“The Federal Government recently varied the Fair Work Regulations 2009 to limit the potential liabilities of an employer who had paid a casual loading, to pay leave and other NES entitlements.”
The Federal Government recently varied the Fair Work Regulations 2009 to allow employers, in certain circumstances, to claim an offset of an employee’s casual loading against any NES entitlements owing to the employee, where the employee was incorrectly classified as a casual.
The regulations were a response to the Skene case (see our article from last year), whereby a casual employee was deemed by the Federal Court to be a permanent employee and ‘double dipped’ by also successfully claiming an entitlement to annual leave. The amended regulations were intended to limit the potential liabilities of an employer who had paid a casual loading against also being ordered to pay leave and other NES entitlements.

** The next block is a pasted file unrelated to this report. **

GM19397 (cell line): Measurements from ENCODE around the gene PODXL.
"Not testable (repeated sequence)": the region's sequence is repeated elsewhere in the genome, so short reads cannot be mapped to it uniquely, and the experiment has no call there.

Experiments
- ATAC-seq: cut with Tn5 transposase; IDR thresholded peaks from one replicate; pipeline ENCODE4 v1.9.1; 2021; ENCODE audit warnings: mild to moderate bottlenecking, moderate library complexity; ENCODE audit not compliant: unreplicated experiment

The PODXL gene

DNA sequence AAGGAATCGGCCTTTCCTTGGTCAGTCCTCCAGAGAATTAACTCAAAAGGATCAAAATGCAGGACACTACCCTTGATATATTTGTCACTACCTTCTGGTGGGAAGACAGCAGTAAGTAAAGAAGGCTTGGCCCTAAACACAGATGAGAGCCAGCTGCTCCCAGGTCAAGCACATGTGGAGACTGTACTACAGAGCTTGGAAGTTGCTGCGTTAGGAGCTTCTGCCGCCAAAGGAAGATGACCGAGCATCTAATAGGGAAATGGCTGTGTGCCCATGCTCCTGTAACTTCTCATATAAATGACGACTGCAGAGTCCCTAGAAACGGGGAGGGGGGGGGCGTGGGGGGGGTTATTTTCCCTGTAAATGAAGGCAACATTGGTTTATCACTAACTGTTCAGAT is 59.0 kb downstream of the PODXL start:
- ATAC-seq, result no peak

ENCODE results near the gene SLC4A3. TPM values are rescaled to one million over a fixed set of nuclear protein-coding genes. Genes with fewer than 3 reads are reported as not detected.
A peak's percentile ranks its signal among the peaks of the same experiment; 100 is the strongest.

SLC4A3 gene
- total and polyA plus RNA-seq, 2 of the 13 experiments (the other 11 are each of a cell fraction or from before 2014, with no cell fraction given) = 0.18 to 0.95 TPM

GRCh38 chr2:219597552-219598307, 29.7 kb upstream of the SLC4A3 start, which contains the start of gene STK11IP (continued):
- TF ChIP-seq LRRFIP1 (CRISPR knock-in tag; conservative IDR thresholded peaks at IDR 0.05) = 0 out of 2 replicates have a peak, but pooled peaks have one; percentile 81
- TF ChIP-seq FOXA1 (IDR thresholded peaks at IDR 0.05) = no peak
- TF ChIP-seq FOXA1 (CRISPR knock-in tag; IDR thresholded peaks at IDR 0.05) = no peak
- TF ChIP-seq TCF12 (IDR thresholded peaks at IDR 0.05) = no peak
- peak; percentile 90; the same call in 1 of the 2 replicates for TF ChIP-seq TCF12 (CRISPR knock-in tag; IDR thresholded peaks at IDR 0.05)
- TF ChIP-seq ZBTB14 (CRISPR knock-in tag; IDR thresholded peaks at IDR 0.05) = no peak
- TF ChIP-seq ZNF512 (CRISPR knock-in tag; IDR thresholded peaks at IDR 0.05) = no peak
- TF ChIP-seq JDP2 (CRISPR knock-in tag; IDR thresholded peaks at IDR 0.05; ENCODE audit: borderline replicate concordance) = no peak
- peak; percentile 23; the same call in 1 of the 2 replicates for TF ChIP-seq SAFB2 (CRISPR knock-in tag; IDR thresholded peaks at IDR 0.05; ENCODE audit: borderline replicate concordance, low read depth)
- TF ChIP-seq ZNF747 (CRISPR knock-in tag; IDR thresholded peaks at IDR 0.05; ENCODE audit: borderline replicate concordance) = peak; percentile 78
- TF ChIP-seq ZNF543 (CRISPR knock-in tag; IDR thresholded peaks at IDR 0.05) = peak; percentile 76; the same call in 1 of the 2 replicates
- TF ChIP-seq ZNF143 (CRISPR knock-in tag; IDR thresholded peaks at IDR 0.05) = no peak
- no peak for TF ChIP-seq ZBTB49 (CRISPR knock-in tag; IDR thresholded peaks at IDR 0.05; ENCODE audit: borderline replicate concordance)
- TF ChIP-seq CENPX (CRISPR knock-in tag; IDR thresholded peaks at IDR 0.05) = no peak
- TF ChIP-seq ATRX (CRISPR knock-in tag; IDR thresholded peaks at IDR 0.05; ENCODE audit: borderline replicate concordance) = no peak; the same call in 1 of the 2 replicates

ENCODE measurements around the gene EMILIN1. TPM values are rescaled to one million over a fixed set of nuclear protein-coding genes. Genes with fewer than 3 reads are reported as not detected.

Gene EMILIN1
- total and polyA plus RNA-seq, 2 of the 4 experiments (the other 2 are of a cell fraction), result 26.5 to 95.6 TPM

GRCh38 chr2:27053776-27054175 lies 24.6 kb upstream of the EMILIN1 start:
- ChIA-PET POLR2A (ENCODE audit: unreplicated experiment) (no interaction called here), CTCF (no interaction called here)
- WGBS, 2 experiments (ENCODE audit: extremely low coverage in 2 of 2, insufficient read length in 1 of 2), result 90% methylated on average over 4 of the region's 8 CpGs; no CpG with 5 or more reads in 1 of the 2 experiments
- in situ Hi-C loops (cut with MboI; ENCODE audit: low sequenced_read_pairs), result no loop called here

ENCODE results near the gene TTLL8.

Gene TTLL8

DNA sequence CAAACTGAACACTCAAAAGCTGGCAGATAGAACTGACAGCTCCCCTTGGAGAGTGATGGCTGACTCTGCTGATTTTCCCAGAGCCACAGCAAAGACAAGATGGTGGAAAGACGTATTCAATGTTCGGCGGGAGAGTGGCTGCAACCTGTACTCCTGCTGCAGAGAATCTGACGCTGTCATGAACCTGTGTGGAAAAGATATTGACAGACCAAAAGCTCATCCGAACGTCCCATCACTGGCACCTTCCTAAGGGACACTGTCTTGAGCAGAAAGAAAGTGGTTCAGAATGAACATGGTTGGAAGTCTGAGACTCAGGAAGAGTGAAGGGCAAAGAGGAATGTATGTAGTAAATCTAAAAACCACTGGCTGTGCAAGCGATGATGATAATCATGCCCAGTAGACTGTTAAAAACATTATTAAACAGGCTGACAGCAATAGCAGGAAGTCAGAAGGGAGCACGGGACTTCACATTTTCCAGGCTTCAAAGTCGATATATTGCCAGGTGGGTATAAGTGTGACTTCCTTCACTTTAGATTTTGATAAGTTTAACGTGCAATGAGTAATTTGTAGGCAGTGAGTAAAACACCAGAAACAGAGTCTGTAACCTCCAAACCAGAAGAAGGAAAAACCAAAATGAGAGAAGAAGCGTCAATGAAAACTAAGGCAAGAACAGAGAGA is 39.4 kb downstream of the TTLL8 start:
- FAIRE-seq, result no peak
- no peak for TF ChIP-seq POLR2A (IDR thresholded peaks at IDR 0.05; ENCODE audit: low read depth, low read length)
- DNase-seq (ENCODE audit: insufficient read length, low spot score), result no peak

The new law allows the employer to set off certain casual loadings paid against their entitlements under the NES, thus limiting the potential ‘double dipping’ by the employee.
For an employer to rely upon the new protections, it needs to meet all of the following criteria:
- the employee is employed by the employer as a casual;
- the employer pays that employee a clearly identifiable casual loading to compensate the employee in lieu of entitlements under the NES;
- despite being classified as a casual by the employer, they were in fact not a casual;
- the employee makes a claim for payment for NES entitlements they hadn’t received.
Labor Promises to Rescind New Law
The Federal Labor Party has however reportedly vowed to seek to rescind the new regulations, possibly as soon as the April sitting of Parliament.
ERS Comment – the Skene Case and the new regulations make clear that employers need to be clear about the employment status of their employees. ER Strategies provides clients with employment template that help make that status clear.